Haha! I didnt even think of that :P
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dylansmith088
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Re: Best first language

Fri Dec 30, 2011 5:05 am

It is really hard to say but it would also depend on the kid's interest. Perhaps instead of languages you could go in for teaching html or dreamweaver or photoshop or flash which can be useful in creating animations. These would at least appeal to them. What say? Check out more on training.

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riffraff
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Re: Best first language

Fri Dec 30, 2011 9:16 am

I downloaded Scratch for Windows recently to see what the hubbub was about. I was really amused by what was going on in the left hand and middle panels. It resembled an IDE helper I'd cobbled up for Visual Basic many many years ago.

I was confronted with a cheating problem when I was teaching. All of us instructors were "encouraged" to produce exams with only multiple choice or T/F answers. Since this made it too easy for students to pass answers, the use of multiple test versions was "suggested".  I could see this was going to be a major asspain, so I sat down one night and built myself a test generator in Access.

Each record contained a course module, exam topic and question subject header followed by a text references, the question, an alternate wording of the question, a list of possible answers with a radio button for the correct answer, and a BLOb field for an accompanying diagram if desired.

The report used the selected exam topic to generate three unique tests, each with a randomized order of questions with alternate phrasings and randomized answer order along with a key.

The first time I administered one of these, I wish I'd videotaped it. The reactions were hilarious. Heads swiveling, feet and pencils tapping, hands wringing, sweating and swearing. As I expected, when I graded them, only one student passed. I got called everything but a child of God. Then I informed them they'd get the real exam in two days and handed out copies of a study guide created from the question subject header and text references. Every instructor wanted to copy my tests, so I gave them all floppies with the Access database instead.

A few months later I was working on several VB projects and I took that same gadget and converted it into code library. It made it simple to select all of the function calls, procedures, lib dependencies and associated support code so I could create a preliminary code structure for my projects. All that remained was to connect the dots.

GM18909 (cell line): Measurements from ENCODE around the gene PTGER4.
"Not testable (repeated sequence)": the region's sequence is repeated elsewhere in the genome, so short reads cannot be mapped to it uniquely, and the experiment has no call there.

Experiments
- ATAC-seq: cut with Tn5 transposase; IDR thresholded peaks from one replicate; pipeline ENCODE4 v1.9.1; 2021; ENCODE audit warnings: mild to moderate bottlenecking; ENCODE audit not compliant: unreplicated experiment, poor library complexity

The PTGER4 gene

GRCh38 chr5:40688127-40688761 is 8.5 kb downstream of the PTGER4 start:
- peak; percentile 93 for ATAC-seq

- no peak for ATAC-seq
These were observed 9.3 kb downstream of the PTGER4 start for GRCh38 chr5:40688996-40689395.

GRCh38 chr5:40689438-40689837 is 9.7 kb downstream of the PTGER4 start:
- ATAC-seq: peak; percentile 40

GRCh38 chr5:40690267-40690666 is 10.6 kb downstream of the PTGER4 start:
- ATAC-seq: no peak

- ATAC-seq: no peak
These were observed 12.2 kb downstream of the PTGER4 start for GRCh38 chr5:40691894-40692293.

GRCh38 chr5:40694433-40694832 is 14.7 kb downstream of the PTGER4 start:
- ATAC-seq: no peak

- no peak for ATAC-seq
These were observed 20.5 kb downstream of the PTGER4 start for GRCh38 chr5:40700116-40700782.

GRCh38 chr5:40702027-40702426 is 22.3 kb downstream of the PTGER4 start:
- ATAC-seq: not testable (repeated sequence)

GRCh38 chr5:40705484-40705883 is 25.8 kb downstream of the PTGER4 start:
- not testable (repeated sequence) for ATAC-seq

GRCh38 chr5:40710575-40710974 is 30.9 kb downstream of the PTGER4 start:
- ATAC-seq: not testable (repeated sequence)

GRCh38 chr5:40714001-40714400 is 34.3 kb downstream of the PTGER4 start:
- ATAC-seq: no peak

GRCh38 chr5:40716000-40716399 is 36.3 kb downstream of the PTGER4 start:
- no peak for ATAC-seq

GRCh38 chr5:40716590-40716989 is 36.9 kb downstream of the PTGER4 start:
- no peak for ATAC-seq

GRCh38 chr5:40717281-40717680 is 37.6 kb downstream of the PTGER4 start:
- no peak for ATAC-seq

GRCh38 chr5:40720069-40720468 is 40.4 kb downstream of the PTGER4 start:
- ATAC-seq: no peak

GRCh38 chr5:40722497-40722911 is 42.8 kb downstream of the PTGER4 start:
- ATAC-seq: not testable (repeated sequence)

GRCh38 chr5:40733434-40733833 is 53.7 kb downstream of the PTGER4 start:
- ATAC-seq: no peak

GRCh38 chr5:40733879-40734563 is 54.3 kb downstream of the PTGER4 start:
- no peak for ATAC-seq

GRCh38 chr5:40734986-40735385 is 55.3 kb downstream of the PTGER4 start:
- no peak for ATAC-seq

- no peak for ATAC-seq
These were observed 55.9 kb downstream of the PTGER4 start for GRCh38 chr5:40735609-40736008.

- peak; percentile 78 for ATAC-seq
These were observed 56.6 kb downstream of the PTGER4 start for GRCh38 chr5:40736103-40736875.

I was delighted when I saw Scratch, the left and middle panels do exactly what I'd wanted to do if I'd had the time to polish that custom IDE. The goal was to have a TOC tree in the left panel containing all available procedures and function calls, a drag and drop workspace in the middle and a display of the resulting code on the right.

I haven't done a lot of programming in the last ten years, so I'm not familiar with what development environments are out there. That's something I aim to correct in the near future, but I would hope in this day and age that there are IDE's like this that allow the user to focus more on the programming goal and less on the vagaries of syntax.

AND, it needs to either be interpreted or have some sort of run time emulation so that the code can be tested quickly and often.

I'm not trying to belittle the need for learning to create well structured, correct and commented code, but understand that if you want something to succeed in a classroom environment you have to do something to accelerate the learning curve. You're dealing with limited class time and the limited attention span of post-media-explosion minors who need to see results immediately to remain enthusiastic. Patience and precision only come with maturity. You just have to start with a paradigm that harkens to Legos or K'NEX (BTW, I think both boys and girls should be given some sort of construction toys at a very early age) and keep reminding them that big boys and girls don't need the crutch.

What language you choose, C++, Python or a structured BASIC matters less than the environment it's presented with.  You need to start with the IDE like Scratch and take the student through a process of evolution that maintains that kind of structure. Remember that you ultimate goal is not to create a C programmer, or a Java programmer or Python, BASIC or Perl - you are trying to create a problem solver. It's more important to give them a development environment that helps build that "theater of the mind" where all programming scenarios will be played out in their future. The richer the tools you provide them to do that with, the more productive they will be in adulthood.